On May 2, I attended the first PEIA Hearing from the newly appointed task force. “We are here to listen, take your concerns back, quantify the points, and design a plan for PEIA based on this,” stated former Senator Mike Hall.
On June 11, I attended the final PEIA Hearing in Charleston. I had my notes from the first meeting saved on my phone and I was prepared to see the progress that had been made. There was acknowledgement that premiums and co-pays were simply too high, border counties needed to have the ability to seek treatment out-of-state, drug coverage was a major problem, and prior authorization issues placed some people in danger.
Mike Hall said something that resonated with me. While describing the Tiers of what PEIA calls our “Ability to Pay,” he acknowledged that the vast majority of Public Employees are in the $20,000-$30,000 annual salary range.
I almost let that nugget slip right past me.
But a voice chided me into reality. WHAT? The majority only make HOW MUCH money per year? What’s the Federal Poverty Level (FPL)? Girl, look that up right now.
And so I did.
It turns out that based on the number of members in your family, you are weaving in and out of FPL in this salary range. I don’t say this for the people that live in that income bracket. You already know that. You also know that being slightly above the FPL isn’t anything to celebrate either. And yet, it was stated as almost an afterthought that most of PEIA’s active participants (those who work and pay premiums) are residing squarely inside of this bracket.
Why is it not only understood, but somehow acceptable that most of the people who carry the state of West Virginia on their backs weave themselves all around the nation’s FPL? One of the many speakers that night said it best, “We wake up WV, feed them, keep them safe, teach them, protect them, transport them, keep the state beautiful, and put them to bed each night. Why are we begging to be taken care of?”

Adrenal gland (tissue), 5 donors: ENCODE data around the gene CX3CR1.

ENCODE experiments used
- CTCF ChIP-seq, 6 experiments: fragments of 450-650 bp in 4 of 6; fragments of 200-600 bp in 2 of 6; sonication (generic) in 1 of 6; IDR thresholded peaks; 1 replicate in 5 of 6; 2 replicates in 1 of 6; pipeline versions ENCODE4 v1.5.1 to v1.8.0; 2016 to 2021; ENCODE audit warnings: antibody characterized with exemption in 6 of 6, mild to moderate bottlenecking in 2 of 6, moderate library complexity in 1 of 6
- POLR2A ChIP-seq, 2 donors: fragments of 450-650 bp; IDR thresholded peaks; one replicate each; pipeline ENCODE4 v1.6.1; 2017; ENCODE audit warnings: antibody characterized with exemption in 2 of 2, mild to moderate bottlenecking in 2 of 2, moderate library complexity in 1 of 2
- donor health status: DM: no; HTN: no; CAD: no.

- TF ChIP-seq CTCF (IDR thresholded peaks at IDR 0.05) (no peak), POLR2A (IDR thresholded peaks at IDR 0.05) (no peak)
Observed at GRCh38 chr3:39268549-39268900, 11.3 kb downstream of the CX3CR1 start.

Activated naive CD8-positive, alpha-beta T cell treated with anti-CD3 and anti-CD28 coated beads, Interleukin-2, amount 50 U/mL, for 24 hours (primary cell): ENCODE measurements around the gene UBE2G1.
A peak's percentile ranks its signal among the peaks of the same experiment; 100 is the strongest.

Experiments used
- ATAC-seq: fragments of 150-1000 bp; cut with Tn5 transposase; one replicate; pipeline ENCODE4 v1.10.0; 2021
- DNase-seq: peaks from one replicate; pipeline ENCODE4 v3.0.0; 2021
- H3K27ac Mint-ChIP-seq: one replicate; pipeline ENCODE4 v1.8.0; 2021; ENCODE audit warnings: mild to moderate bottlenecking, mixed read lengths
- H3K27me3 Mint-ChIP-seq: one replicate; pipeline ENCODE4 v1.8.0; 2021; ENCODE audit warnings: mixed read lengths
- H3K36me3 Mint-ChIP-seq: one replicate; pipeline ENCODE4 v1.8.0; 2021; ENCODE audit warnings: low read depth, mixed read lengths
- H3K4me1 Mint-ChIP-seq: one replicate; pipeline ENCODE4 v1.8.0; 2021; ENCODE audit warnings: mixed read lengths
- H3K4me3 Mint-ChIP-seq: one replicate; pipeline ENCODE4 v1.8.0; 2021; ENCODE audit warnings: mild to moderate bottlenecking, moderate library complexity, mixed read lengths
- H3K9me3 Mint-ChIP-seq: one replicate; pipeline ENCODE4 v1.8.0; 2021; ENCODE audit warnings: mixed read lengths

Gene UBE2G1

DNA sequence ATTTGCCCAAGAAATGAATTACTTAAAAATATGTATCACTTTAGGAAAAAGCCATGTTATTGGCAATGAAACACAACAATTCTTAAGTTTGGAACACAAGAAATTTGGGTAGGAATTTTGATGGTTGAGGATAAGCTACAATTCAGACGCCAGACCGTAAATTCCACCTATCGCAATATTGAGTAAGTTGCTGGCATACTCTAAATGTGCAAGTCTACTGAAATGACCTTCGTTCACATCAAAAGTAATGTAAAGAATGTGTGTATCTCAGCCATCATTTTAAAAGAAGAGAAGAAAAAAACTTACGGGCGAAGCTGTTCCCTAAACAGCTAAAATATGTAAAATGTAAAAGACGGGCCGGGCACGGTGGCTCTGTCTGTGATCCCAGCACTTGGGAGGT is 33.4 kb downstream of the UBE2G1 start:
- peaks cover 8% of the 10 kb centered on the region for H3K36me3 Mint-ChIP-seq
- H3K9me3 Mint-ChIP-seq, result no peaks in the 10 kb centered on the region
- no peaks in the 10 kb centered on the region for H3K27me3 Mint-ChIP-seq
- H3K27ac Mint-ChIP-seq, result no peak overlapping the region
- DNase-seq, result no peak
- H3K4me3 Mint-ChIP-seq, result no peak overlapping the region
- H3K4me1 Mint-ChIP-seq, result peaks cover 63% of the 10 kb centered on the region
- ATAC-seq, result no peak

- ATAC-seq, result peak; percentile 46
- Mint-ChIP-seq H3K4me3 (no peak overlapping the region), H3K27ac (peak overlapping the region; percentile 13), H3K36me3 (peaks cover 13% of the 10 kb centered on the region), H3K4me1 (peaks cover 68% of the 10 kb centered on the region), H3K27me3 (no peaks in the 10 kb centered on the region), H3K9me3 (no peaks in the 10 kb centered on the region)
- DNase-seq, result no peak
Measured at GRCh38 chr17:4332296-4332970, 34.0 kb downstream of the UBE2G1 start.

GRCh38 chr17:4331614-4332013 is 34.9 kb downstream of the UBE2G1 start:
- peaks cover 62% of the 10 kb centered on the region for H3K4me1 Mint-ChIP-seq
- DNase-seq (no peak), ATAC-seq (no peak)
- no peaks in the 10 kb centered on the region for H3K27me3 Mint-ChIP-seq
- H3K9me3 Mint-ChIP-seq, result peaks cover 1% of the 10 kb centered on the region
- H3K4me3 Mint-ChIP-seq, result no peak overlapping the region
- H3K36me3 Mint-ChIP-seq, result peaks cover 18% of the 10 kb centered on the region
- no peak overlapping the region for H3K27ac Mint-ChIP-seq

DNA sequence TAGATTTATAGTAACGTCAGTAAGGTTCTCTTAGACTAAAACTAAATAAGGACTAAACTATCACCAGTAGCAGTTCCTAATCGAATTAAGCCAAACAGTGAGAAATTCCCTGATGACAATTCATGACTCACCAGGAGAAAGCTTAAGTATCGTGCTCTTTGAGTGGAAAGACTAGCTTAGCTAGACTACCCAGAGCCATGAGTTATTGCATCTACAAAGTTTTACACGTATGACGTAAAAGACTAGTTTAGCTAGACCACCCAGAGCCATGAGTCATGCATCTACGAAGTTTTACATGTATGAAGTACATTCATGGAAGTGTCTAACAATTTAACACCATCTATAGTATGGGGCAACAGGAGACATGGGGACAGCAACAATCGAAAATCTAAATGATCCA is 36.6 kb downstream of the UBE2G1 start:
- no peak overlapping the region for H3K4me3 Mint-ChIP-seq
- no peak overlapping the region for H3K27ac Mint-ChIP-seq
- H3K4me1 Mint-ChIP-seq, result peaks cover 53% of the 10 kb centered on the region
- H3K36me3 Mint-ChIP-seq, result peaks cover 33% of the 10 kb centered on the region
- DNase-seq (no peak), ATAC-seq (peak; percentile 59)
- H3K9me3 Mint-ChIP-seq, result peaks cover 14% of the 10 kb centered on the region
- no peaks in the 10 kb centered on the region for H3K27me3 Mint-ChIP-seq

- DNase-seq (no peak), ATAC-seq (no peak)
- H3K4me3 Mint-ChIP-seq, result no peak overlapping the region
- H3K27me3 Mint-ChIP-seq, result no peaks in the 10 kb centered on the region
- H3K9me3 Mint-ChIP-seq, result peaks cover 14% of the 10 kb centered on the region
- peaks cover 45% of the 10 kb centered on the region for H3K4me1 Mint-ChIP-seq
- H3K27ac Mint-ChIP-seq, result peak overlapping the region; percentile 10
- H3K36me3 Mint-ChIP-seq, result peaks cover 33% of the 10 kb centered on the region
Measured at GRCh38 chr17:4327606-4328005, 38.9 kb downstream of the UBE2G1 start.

Why do we have to beg for things like livable wages or decent healthcare? The money is there. Speakers at this hearing provided a wealth of information. For example, WV is known as “The Saudi Arabia of the US” when it comes to oil and gas reserves. Our only competition is Texas. We charge a gas severance of 5%. Texas charges 7.5%. That’s a savings of 33%. Couldn’t we at least mark our own gas severance task as even with Texas? What about medical cannabis? Beyond helping to curb the opioid epidemic, hemp industries can manufacture everything from toilet paper to housing insulation to plastic. Bonus? It’s biodegradable. Taxation, industry jobs, and health benefits all wrapped into one canopy.
Yet, we were told at the hearing that we would “hear something soon” in terms of solutions and recommendations.
What does “soon” mean?
At the rally held directly before this hearing, District 2 Congressional Candidate, Talley Sergent, hoped it means a special session in August when teachers and school personnel return back to work. Make the recommendations. Fix PEIA like you said you would.
Richard Ojeda, 3rd Congressional District Candidate, had another way of putting it. “They’re on a deadline of October 1st of this year to stop blowing smoke up our…” You get the point.
I don’t know what’s going to happen, but I know what we should NOT let happen.
Don’t let wheels continue to turn. Don’t settle for “just give us a little more time.” Don’t agree that this is too complicated to figure out right now. Don’t allow yourself to feel like you’re asking too much of your elected officials or this task force. You’re worth more than excuses. WE ARE WORTH MORE THAN EXCUSES.
Continue doing what you do: carry West Virginia on your backs. Shrug it off when you aren’t always appreciated or adequately compensated. But DON’T accept less than you deserve where PEIA is concerned. Don’t let this slide. Don’t wait.
This election could very well be one of the most important of our lives as West Virginians. Get educated. See who has voted in favor of bills that HELP us. Ask around. GO VOTE. But please, do not allow the same people who have been doing nothing slide through another election and continue to go to the Capitol and NOT serve YOU. Because in 2019, there is no election. In the political world that could mean open season on Public Employees with no holds barred because they have two years.
We have to remember not to forget in November.
Brianne Solomon is the Fine Art Department Chair at Hannan High School and is the democratic candidate for House of Delegates (District 14).